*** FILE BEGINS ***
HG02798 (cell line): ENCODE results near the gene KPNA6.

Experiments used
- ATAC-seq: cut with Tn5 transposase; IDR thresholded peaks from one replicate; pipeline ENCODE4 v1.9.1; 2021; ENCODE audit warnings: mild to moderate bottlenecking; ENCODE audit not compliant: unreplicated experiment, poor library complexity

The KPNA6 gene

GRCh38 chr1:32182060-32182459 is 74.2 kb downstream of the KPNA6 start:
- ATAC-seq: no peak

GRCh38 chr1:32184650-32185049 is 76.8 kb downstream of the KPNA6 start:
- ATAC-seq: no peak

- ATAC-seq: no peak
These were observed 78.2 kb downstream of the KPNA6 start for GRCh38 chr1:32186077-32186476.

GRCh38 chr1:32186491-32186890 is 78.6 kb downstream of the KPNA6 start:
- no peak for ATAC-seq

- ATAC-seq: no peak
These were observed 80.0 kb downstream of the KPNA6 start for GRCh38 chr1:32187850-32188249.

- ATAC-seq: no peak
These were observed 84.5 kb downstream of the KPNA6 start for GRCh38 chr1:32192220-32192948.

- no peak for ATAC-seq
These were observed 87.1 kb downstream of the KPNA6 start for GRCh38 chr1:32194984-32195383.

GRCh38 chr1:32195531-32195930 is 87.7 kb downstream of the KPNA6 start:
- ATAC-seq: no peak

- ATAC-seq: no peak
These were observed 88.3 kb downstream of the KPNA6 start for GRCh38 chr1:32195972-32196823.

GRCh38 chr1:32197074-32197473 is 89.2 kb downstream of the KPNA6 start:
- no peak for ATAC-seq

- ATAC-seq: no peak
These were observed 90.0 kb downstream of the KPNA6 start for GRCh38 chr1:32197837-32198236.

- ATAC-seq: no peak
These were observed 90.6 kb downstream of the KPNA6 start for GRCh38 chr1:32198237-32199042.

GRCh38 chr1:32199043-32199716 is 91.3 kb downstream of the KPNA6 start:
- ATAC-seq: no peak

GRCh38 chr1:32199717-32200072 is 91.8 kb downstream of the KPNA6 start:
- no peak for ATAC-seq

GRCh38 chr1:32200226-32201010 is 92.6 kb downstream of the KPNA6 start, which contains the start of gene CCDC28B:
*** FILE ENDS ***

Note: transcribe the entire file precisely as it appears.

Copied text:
HG02798 (cell line): ENCODE results near the gene KPNA6.

Experiments used
- ATAC-seq: cut with Tn5 transposase; IDR thresholded peaks from one replicate; pipeline ENCODE4 v1.9.1; 2021; ENCODE audit warnings: mild to moderate bottlenecking; ENCODE audit not compliant: unreplicated experiment, poor library complexity

The KPNA6 gene

GRCh38 chr1:32182060-32182459 is 74.2 kb downstream of the KPNA6 start:
- ATAC-seq: no peak

GRCh38 chr1:32184650-32185049 is 76.8 kb downstream of the KPNA6 start:
- ATAC-seq: no peak

- ATAC-seq: no peak
These were observed 78.2 kb downstream of the KPNA6 start for GRCh38 chr1:32186077-32186476.

GRCh38 chr1:32186491-32186890 is 78.6 kb downstream of the KPNA6 start:
- no peak for ATAC-seq

- ATAC-seq: no peak
These were observed 80.0 kb downstream of the KPNA6 start for GRCh38 chr1:32187850-32188249.

- ATAC-seq: no peak
These were observed 84.5 kb downstream of the KPNA6 start for GRCh38 chr1:32192220-32192948.

- no peak for ATAC-seq
These were observed 87.1 kb downstream of the KPNA6 start for GRCh38 chr1:32194984-32195383.

GRCh38 chr1:32195531-32195930 is 87.7 kb downstream of the KPNA6 start:
- ATAC-seq: no peak

- ATAC-seq: no peak
These were observed 88.3 kb downstream of the KPNA6 start for GRCh38 chr1:32195972-32196823.

GRCh38 chr1:32197074-32197473 is 89.2 kb downstream of the KPNA6 start:
- no peak for ATAC-seq

- ATAC-seq: no peak
These were observed 90.0 kb downstream of the KPNA6 start for GRCh38 chr1:32197837-32198236.

- ATAC-seq: no peak
These were observed 90.6 kb downstream of the KPNA6 start for GRCh38 chr1:32198237-32199042.

GRCh38 chr1:32199043-32199716 is 91.3 kb downstream of the KPNA6 start:
- ATAC-seq: no peak

GRCh38 chr1:32199717-32200072 is 91.8 kb downstream of the KPNA6 start:
- no peak for ATAC-seq

GRCh38 chr1:32200226-32201010 is 92.6 kb downstream of the KPNA6 start, which contains the start of gene CCDC28B: